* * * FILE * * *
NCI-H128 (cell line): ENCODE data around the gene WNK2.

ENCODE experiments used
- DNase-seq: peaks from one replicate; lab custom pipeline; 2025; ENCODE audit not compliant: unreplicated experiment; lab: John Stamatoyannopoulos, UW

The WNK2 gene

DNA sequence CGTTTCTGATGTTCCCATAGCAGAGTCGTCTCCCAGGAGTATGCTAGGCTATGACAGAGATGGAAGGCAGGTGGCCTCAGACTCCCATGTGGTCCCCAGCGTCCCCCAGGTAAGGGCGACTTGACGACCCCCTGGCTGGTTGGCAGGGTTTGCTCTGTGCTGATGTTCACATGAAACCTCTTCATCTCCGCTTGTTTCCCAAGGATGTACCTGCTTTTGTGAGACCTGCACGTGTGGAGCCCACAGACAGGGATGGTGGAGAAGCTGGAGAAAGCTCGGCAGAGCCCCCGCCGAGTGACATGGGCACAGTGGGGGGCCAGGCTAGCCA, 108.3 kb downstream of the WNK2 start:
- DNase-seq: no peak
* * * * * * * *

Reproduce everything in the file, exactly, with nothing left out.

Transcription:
NCI-H128 (cell line): ENCODE data around the gene WNK2.

ENCODE experiments used
- DNase-seq: peaks from one replicate; lab custom pipeline; 2025; ENCODE audit not compliant: unreplicated experiment; lab: John Stamatoyannopoulos, UW

The WNK2 gene

DNA sequence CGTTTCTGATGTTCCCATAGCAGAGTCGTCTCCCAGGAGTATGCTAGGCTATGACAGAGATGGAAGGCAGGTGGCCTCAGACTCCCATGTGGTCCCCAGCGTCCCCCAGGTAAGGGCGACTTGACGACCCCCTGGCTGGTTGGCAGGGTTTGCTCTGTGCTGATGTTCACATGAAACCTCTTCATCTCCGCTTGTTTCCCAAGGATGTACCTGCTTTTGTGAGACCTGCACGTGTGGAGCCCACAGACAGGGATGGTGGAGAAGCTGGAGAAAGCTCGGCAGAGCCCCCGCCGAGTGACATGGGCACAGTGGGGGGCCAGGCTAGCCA, 108.3 kb downstream of the WNK2 start:
- DNase-seq: no peak